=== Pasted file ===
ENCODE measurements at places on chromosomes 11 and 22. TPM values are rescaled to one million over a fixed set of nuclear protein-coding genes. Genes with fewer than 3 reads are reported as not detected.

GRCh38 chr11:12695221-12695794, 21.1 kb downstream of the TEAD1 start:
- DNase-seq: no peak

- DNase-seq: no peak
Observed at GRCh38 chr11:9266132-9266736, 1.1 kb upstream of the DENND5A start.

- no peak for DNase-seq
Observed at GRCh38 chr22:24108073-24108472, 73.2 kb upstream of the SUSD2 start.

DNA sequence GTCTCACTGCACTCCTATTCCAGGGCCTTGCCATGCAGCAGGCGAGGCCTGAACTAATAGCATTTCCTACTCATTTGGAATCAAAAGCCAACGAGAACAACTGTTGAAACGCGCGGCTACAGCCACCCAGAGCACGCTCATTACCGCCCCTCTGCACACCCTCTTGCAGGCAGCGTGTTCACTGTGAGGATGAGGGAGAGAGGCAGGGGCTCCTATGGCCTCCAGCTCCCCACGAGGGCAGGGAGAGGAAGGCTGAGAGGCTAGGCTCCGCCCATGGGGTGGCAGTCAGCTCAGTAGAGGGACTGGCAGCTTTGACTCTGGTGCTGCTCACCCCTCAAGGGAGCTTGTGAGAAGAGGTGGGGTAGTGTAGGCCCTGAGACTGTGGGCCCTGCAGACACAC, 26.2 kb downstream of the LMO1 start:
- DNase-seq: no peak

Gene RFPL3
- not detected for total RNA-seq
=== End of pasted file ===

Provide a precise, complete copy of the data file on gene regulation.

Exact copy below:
ENCODE measurements at places on chromosomes 11 and 22. TPM values are rescaled to one million over a fixed set of nuclear protein-coding genes. Genes with fewer than 3 reads are reported as not detected.

GRCh38 chr11:12695221-12695794, 21.1 kb downstream of the TEAD1 start:
- DNase-seq: no peak

- DNase-seq: no peak
Observed at GRCh38 chr11:9266132-9266736, 1.1 kb upstream of the DENND5A start.

- no peak for DNase-seq
Observed at GRCh38 chr22:24108073-24108472, 73.2 kb upstream of the SUSD2 start.

DNA sequence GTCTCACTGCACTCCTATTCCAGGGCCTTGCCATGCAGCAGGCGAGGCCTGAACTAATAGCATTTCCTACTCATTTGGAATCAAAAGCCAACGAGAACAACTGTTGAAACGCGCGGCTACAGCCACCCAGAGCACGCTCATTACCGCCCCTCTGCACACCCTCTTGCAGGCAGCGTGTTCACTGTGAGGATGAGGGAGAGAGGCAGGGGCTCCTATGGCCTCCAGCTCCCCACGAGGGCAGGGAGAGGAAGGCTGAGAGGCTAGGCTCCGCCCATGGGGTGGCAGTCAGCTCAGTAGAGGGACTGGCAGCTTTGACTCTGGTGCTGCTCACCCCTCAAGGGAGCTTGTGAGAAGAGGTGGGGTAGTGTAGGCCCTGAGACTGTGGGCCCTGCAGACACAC, 26.2 kb downstream of the LMO1 start:
- DNase-seq: no peak

Gene RFPL3
- not detected for total RNA-seq